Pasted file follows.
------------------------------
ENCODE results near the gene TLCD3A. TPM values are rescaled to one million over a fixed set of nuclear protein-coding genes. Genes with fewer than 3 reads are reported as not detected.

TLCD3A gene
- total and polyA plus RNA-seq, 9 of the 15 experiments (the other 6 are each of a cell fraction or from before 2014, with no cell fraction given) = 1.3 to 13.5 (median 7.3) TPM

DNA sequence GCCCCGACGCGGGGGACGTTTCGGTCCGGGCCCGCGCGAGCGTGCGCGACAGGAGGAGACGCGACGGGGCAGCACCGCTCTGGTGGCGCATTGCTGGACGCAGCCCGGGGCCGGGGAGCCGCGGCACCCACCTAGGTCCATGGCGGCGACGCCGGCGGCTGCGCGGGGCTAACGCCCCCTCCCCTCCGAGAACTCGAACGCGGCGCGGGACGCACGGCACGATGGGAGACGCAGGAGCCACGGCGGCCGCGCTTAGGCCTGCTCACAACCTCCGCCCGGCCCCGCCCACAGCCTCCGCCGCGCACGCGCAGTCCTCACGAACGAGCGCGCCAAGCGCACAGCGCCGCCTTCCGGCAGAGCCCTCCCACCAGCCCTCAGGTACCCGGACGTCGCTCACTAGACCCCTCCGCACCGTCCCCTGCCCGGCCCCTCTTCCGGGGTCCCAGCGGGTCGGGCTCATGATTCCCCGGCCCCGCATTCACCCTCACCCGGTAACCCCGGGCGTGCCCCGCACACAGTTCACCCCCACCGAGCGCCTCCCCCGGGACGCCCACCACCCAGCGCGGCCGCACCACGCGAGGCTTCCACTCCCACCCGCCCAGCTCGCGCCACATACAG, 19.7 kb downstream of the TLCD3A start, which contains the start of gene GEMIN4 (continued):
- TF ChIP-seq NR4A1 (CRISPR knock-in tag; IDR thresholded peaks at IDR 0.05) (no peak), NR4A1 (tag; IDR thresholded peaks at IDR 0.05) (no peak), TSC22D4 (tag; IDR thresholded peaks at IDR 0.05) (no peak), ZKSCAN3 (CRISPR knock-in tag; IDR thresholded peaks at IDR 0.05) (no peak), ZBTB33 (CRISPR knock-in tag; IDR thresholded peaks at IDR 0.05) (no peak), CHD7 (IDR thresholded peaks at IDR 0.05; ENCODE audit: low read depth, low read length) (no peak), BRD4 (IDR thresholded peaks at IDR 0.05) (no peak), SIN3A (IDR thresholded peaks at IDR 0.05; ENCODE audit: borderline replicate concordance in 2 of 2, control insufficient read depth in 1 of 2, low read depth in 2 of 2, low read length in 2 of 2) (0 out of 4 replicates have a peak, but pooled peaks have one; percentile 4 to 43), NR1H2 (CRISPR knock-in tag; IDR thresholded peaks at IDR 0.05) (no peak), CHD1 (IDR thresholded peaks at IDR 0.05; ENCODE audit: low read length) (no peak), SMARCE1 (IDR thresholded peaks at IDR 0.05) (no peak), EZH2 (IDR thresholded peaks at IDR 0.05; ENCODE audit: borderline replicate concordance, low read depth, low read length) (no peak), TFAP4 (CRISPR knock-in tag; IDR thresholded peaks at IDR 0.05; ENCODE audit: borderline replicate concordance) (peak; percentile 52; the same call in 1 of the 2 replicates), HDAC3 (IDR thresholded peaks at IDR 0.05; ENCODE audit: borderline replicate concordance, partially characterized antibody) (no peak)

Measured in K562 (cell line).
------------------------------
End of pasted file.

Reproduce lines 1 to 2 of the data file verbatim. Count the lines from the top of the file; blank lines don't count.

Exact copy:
ENCODE results near the gene TLCD3A. TPM values are rescaled to one million over a fixed set of nuclear protein-coding genes. Genes with fewer than 3 reads are reported as not detected.

TLCD3A gene